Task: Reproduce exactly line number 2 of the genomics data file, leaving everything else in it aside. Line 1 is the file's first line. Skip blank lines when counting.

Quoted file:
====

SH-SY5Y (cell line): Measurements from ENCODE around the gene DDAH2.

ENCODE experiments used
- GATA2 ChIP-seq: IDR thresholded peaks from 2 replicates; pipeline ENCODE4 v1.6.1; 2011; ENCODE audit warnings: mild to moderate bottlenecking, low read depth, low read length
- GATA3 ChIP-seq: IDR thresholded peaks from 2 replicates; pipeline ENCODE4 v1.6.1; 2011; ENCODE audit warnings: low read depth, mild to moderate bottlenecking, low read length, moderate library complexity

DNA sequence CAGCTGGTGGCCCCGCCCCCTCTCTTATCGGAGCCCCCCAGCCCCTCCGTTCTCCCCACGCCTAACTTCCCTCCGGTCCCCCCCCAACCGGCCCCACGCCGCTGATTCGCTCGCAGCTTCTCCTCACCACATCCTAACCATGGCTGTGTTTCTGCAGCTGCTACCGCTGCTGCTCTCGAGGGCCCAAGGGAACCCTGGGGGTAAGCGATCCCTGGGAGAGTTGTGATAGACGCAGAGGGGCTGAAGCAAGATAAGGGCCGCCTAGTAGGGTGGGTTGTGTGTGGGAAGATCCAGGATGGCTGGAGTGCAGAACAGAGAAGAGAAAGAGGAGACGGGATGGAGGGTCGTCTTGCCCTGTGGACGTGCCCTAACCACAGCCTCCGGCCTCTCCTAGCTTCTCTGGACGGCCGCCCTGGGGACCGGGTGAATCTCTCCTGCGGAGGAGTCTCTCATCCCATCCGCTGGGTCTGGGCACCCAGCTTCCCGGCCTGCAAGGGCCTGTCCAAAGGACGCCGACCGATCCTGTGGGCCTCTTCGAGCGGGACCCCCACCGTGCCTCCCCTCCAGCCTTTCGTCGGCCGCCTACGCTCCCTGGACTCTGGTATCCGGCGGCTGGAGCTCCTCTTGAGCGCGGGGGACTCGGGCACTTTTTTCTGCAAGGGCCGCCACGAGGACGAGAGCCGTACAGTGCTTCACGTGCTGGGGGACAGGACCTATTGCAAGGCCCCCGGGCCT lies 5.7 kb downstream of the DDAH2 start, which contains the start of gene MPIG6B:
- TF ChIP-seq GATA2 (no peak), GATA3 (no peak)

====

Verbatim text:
ENCODE experiments used